How to Twist, Split and Warp a σ‑Hole with Hypervalent Halogens
journal contributionposted on 2016-10-26, 00:00 authored by Omer Kirshenboim, Sebastian Kozuch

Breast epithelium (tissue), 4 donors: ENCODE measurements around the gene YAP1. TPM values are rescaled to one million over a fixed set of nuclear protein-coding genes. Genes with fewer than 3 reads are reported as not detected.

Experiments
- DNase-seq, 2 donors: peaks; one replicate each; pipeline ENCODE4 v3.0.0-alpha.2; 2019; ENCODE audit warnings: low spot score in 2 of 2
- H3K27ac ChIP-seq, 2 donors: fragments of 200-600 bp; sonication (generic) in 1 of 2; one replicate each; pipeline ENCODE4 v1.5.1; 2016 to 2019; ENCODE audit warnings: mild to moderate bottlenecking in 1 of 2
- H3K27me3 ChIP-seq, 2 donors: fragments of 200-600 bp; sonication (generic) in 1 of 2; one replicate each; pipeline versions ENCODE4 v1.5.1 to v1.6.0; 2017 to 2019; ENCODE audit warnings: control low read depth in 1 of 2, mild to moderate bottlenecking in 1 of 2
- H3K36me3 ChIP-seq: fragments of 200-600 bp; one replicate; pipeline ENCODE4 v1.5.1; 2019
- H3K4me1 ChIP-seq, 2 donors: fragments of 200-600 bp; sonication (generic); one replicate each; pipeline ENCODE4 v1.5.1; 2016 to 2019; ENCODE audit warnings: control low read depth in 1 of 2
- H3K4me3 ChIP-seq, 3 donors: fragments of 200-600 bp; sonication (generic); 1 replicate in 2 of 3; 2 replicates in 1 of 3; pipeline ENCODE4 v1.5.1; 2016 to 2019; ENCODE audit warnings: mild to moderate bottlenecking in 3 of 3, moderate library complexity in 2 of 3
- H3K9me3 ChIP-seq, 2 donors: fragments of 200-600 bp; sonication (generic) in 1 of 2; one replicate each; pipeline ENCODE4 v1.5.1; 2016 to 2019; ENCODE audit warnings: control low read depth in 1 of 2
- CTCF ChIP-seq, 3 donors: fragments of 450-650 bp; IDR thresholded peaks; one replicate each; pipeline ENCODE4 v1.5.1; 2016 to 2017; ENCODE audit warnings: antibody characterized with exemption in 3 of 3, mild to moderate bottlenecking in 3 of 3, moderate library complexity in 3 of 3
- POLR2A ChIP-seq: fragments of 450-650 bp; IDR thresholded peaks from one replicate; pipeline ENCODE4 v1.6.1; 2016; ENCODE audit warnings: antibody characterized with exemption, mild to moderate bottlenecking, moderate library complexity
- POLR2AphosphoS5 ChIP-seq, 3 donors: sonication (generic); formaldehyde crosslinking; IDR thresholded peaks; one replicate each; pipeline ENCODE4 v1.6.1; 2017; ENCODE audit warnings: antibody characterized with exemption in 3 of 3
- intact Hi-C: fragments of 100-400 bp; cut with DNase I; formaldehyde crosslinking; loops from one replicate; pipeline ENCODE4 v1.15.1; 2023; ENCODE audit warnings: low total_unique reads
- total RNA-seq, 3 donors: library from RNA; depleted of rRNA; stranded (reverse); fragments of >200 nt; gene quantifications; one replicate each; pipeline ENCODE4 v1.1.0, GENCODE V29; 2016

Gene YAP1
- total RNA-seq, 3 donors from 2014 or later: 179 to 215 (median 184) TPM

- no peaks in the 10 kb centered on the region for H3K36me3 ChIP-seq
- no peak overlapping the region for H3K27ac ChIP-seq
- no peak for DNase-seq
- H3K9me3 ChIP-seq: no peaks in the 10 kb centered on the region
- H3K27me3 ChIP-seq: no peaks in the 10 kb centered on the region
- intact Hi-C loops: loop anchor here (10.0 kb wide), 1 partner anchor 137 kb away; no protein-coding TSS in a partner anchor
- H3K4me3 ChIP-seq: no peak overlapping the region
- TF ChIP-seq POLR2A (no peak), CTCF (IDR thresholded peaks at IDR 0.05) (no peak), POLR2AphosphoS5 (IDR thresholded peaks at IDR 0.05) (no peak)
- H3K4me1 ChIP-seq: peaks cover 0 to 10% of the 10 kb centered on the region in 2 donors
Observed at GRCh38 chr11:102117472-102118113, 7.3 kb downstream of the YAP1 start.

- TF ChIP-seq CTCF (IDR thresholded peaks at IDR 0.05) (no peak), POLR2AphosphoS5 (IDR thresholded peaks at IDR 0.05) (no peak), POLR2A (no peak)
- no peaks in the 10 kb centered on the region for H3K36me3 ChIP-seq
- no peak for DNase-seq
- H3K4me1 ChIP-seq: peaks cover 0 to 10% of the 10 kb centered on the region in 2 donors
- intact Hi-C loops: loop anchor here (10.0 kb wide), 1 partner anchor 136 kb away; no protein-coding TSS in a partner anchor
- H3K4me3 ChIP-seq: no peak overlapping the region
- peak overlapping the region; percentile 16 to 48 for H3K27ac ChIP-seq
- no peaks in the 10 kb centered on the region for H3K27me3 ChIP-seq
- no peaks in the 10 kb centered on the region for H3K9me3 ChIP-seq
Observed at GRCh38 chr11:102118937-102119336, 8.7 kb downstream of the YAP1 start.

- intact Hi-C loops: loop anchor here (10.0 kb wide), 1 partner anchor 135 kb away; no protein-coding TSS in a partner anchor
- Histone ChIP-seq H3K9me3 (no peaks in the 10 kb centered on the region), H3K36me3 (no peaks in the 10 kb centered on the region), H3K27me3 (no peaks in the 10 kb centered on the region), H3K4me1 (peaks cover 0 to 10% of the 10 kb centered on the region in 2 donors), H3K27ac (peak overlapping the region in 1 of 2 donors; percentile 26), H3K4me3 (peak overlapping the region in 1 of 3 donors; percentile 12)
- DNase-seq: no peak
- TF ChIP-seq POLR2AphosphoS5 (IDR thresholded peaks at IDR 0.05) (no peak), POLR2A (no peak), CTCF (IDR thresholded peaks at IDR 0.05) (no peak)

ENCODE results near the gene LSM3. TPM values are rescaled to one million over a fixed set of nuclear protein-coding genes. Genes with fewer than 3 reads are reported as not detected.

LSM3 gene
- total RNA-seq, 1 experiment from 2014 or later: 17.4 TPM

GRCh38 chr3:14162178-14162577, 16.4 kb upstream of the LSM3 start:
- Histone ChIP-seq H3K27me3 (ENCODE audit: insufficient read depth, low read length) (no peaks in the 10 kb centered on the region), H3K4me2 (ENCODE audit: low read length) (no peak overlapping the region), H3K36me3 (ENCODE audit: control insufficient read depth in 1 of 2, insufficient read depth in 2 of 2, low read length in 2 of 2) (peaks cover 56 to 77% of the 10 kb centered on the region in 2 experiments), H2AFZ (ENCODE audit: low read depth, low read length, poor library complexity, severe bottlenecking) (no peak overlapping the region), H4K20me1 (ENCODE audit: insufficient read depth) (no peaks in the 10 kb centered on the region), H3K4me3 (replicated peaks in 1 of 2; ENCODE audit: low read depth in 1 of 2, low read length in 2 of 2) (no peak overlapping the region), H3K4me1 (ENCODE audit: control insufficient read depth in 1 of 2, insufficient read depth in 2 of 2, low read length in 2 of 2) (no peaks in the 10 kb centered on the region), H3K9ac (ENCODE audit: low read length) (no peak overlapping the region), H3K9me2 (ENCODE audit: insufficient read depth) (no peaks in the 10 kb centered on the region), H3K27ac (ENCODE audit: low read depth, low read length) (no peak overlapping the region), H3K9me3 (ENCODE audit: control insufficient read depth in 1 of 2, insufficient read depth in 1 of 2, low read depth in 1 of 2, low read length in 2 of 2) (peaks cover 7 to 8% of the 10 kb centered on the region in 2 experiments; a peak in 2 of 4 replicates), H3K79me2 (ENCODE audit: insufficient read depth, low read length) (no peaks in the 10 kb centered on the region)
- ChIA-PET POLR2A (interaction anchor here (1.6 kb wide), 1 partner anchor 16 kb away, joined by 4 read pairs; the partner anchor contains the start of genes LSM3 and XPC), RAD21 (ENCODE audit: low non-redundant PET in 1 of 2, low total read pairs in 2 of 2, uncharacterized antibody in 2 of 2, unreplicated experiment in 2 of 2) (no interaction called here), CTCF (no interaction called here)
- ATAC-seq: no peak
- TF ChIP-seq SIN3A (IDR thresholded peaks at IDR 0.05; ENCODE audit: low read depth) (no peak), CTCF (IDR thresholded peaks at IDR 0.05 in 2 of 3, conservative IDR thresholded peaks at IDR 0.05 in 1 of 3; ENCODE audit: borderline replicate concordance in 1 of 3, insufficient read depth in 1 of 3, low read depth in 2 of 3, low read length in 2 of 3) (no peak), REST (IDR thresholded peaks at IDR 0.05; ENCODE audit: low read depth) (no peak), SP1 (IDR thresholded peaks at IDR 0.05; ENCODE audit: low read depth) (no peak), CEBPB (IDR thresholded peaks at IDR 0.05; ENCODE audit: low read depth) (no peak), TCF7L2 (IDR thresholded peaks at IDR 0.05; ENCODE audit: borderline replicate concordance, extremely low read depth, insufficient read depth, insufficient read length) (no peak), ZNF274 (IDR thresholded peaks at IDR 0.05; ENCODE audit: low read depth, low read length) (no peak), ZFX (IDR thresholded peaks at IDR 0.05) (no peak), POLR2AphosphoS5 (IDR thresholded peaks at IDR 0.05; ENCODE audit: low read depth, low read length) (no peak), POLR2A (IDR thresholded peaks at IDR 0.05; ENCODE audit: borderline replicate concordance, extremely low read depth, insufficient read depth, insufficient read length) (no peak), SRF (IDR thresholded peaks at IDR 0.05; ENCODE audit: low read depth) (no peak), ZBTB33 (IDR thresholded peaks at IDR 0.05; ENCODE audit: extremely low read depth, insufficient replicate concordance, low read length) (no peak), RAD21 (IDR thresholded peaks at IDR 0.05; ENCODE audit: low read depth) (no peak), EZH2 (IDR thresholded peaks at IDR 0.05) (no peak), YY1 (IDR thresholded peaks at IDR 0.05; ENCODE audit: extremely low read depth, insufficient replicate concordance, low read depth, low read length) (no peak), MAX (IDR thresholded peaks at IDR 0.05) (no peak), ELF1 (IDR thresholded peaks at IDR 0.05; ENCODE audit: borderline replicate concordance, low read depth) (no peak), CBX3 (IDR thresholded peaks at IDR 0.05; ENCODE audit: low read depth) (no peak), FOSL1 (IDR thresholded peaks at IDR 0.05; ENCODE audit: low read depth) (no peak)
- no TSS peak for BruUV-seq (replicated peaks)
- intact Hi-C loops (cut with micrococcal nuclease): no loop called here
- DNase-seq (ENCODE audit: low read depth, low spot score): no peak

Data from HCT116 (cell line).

Halogen bonds (XB) are no longer newcomers in the chemistry family. However, XB in hypervalent halogens has not been thoroughly studied. We provide a molecular orbital explanation of the shape and strength of XBs in hypervalent halogens and other species, focusing on the charge transfer and electrostatic aspects of these bonds. Our results show that σ-holes (and subsequently the XBs associated with them) can be easily divided and bent by the influence of equatorial substituents. The inductive effect of both the equatorial and axial groups can affect these distortions, but also the angle between the equatorial ligands has a large influence on the shape of the σ-holes and the molecular orbitals acting as electron acceptor. Although the observation of these warped XB can be hindered by other noncovalent interactions, they may be ubiquitous in crystal structures of hypervalent species, where multiple XB can appear as secondary interactions on each halogen. We propose what can be considered the archetypal hypervalent halogen donor (a pincer type iodosodilactone) and a Lewis dot structure that includes the σ-holes.